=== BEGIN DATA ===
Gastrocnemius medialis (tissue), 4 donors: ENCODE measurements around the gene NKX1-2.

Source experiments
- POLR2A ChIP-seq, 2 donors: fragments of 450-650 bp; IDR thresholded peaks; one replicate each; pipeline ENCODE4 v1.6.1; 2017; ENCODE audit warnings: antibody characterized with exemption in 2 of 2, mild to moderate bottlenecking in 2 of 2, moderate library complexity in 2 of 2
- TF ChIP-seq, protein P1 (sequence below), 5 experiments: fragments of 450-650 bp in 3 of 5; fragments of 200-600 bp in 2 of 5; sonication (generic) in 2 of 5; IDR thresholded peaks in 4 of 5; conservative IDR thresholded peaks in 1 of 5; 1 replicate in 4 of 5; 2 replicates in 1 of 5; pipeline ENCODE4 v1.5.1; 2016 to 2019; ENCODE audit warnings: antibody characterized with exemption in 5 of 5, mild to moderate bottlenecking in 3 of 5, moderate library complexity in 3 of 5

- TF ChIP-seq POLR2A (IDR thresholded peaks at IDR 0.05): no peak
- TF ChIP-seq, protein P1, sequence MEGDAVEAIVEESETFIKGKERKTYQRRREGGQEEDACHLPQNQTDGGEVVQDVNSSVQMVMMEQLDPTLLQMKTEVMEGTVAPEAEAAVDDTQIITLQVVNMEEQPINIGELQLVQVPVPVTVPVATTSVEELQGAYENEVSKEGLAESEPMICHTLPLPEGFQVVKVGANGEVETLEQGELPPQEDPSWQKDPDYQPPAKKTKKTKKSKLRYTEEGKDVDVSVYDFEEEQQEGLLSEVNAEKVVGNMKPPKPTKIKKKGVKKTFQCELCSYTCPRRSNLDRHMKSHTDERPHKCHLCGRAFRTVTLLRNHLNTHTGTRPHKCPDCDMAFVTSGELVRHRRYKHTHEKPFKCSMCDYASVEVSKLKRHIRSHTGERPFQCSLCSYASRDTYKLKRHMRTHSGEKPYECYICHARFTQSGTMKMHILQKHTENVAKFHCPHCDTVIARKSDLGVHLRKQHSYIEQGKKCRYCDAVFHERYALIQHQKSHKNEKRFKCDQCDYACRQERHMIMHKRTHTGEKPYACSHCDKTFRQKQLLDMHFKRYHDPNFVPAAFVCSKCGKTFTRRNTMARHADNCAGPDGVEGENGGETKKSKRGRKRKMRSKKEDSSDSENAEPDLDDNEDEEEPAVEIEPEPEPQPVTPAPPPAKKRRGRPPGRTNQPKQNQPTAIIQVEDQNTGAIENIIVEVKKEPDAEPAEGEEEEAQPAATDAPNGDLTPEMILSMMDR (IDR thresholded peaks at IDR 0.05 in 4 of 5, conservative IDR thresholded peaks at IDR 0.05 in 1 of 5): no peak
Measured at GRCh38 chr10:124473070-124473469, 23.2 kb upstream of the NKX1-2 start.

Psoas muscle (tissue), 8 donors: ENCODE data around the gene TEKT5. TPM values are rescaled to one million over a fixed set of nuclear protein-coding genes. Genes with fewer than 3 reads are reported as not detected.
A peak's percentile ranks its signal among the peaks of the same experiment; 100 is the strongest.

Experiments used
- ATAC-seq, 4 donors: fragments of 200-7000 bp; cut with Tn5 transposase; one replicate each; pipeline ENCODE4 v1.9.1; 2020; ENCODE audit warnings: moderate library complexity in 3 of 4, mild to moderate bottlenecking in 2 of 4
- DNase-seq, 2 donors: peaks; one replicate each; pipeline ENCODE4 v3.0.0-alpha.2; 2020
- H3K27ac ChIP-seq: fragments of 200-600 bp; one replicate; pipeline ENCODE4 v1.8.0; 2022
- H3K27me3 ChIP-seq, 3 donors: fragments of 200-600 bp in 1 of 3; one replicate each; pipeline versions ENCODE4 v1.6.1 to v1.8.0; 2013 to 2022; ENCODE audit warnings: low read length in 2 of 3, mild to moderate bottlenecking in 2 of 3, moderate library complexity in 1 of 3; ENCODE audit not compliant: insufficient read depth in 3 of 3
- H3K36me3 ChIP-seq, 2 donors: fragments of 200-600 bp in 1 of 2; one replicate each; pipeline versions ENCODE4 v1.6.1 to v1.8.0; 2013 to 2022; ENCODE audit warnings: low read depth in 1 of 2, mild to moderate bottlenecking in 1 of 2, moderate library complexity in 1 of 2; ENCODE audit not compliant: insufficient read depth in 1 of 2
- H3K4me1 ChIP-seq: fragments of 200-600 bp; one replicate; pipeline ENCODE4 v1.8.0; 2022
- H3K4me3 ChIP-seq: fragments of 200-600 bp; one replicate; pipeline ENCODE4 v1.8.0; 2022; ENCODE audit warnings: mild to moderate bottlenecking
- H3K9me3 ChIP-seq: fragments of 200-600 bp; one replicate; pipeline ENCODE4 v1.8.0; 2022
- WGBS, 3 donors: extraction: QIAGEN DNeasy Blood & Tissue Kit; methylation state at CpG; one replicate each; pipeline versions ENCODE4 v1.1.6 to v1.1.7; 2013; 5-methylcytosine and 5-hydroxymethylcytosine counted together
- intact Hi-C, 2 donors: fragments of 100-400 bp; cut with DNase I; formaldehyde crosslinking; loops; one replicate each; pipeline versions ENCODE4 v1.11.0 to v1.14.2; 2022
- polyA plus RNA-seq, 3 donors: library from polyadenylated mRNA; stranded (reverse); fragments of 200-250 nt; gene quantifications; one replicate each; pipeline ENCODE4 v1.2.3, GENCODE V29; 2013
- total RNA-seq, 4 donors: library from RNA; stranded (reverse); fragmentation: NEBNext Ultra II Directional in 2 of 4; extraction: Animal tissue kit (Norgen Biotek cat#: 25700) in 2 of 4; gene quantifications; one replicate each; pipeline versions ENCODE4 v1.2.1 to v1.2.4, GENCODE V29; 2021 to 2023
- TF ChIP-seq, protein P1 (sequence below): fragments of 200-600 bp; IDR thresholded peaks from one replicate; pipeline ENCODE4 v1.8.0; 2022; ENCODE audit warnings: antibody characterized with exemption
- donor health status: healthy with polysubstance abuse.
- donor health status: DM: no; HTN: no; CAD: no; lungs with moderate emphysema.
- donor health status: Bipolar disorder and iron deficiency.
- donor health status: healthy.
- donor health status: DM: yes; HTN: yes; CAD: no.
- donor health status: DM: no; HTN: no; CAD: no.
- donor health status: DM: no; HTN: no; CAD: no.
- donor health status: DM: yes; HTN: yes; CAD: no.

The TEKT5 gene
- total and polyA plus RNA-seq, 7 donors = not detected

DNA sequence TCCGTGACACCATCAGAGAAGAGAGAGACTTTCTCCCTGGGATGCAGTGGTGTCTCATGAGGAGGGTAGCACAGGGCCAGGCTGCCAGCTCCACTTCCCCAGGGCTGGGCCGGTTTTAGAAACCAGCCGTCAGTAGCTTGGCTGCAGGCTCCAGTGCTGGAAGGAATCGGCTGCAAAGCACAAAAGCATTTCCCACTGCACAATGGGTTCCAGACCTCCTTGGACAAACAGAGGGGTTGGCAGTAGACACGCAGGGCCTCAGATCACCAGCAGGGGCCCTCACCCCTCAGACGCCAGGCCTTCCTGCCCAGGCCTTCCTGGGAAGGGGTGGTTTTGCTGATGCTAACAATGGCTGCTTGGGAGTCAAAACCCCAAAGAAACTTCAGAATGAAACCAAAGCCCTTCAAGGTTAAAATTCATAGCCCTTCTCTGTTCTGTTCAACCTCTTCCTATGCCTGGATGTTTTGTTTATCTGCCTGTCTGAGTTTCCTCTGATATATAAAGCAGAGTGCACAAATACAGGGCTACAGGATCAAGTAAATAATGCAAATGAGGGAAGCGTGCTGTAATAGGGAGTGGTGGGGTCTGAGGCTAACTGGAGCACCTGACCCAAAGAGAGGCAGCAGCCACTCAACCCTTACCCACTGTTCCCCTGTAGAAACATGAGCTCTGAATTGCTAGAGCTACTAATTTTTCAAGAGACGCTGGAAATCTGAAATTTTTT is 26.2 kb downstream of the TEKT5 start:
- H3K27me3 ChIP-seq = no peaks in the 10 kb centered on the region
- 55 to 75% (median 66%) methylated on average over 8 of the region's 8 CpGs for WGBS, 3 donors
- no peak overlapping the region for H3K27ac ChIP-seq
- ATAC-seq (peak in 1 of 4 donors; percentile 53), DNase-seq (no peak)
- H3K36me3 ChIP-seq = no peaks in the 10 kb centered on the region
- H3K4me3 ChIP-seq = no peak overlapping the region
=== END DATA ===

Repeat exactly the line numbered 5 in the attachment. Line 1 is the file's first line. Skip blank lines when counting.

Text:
- TF ChIP-seq POLR2A (IDR thresholded peaks at IDR 0.05): no peak